How to Enable & Use Subtitles & Closed Captions on Mac
Do you want to use subtitles or closed captioning on a Mac? Whether you watch a lot of foreign-language movies, TV shows, and other video content, or you simply want to use closed captions for accessibility reasons, you can easily enable these on the Mac.
Many people take advantage of subtitles while watching videos on their devices, whether due to hearing impairment or language barriers, or preferences.
Read along to learn how you can enable and use closed captioning on Mac.
How to Enable Subtitles & Closed Captions on Mac
If you have a hearing impairment, you can take advantage of Subtitles for the Deaf or Hard-of-Hearing (SDH) that’s buried in the accessibility settings in macOS. Simply follow the steps below to get started.
- Head over to “System Preferences” on your Mac from the Dock.
- This will open a new window on your screen. Click on “Accessibility” to proceed further.
- Here, you’ll be shown a list of all the accessibility settings that are available in macOS. Scroll down and click on “Captions” as shown in the screenshot below.
- Now, you’ll be able to choose any of the four available subtitle styles. Make sure you’ve checked the box for “Prefer closed captions and SDH” to start using it across all the apps installed on your Mac.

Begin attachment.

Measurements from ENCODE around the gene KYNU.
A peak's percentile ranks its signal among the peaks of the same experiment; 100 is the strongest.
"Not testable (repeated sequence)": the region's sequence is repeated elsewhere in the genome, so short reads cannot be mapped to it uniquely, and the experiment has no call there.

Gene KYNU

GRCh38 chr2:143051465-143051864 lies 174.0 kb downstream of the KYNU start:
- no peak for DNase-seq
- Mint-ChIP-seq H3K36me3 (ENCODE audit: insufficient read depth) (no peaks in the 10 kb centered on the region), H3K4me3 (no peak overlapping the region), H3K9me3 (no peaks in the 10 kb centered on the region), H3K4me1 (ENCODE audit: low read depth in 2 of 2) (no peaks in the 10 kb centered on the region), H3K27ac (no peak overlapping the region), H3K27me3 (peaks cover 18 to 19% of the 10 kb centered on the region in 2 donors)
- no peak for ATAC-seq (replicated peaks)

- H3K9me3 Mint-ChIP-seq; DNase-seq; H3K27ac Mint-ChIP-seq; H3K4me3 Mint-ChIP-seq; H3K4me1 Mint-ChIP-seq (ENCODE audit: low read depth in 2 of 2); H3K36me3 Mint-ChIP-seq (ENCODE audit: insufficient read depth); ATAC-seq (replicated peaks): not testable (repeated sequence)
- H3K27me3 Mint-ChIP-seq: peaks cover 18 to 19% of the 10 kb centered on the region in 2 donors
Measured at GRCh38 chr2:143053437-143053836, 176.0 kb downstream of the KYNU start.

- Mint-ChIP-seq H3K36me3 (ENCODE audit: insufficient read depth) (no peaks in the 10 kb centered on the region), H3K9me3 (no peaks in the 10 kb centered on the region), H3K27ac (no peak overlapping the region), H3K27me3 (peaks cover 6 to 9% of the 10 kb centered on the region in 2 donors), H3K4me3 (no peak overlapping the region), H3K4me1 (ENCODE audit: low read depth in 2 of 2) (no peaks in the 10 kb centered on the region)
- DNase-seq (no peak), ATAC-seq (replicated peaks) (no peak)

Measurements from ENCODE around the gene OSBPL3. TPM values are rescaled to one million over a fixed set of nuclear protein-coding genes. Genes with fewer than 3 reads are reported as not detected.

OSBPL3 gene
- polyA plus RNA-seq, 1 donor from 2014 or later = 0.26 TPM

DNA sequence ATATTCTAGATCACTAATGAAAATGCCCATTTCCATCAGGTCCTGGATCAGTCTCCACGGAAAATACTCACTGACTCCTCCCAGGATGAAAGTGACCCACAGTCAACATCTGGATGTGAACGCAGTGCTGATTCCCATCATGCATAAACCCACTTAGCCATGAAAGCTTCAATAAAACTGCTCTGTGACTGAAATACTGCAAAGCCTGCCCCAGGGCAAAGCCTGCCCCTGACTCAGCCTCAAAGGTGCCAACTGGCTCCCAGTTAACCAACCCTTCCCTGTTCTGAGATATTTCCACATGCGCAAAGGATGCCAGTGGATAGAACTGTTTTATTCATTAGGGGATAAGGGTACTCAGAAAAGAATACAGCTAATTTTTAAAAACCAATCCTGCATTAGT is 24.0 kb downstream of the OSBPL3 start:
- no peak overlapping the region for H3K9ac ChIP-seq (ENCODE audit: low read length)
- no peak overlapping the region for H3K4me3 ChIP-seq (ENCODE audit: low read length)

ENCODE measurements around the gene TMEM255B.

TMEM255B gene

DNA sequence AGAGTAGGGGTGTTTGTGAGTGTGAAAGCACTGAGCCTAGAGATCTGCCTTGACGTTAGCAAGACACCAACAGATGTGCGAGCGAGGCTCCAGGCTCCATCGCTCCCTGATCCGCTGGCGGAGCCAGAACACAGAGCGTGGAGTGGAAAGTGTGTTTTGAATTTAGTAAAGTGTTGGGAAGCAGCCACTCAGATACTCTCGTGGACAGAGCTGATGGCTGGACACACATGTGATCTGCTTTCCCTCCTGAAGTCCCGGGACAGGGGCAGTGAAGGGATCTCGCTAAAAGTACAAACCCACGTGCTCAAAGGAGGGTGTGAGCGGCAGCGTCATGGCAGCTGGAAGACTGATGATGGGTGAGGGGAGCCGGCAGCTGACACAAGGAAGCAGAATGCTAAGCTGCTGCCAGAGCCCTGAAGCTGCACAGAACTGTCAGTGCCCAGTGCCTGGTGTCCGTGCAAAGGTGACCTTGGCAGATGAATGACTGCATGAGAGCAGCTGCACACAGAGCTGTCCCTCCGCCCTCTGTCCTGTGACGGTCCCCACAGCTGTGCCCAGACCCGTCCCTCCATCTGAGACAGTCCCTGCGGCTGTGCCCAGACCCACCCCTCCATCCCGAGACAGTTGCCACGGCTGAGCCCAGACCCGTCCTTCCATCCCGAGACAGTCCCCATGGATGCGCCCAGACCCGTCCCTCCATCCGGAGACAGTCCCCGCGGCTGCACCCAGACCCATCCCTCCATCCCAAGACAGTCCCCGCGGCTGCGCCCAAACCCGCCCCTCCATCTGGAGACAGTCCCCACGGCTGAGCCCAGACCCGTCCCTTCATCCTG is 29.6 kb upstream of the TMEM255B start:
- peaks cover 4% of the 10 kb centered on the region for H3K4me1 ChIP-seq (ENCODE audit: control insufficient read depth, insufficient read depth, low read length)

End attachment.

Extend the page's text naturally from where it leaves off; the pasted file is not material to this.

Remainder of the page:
- Now, if you open an app like Apple TV+ on your Mac and try to watch content, you’ll find the subtitle icon in the playback menu as shown below.
That’s pretty much all there is to it. Now you’ve learned how to enable and use subtitles & closed captions on your macOS machine.
From now on, whenever you’re watching video content on your Mac, subtitles or closed captions will be displayed on your screen whenever they’re available. Also, look out for the subtitle icon in the playback menu if they don’t show up automatically.
When this accessibility feature is enabled, you’ll need to choose the option that says “SDH” from the list of available subtitles. This is due to the fact that subtitles for deaf or hard-of-hearing slightly differ from regular subtitles.
Do you use other Apple devices like the iPhone or iPad? If so, you might be interested in learning how you can enable and use subtitles & closed captions on your iOS devices too. In addition to this, you can also change the subtitle font size on iPhone, iPad, and Apple TV to make it larger.
Did you enable and use subtitles and closed captions on your Mac? Do you use it because of language barriers or due to hearing impairment? What are your thoughts on this accessibility feature? Do share your experience in the comments section down below.